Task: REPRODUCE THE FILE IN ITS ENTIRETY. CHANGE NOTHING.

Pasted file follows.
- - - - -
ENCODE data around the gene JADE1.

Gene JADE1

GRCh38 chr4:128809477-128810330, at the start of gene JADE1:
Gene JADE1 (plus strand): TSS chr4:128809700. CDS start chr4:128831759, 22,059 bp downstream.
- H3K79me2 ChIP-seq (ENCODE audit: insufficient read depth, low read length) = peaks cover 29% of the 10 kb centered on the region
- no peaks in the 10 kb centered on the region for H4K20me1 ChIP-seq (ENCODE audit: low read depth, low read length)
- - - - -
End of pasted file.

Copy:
ENCODE data around the gene JADE1.

Gene JADE1

GRCh38 chr4:128809477-128810330, at the start of gene JADE1:
Gene JADE1 (plus strand): TSS chr4:128809700. CDS start chr4:128831759, 22,059 bp downstream.
- H3K79me2 ChIP-seq (ENCODE audit: insufficient read depth, low read length) = peaks cover 29% of the 10 kb centered on the region
- no peaks in the 10 kb centered on the region for H4K20me1 ChIP-seq (ENCODE audit: low read depth, low read length)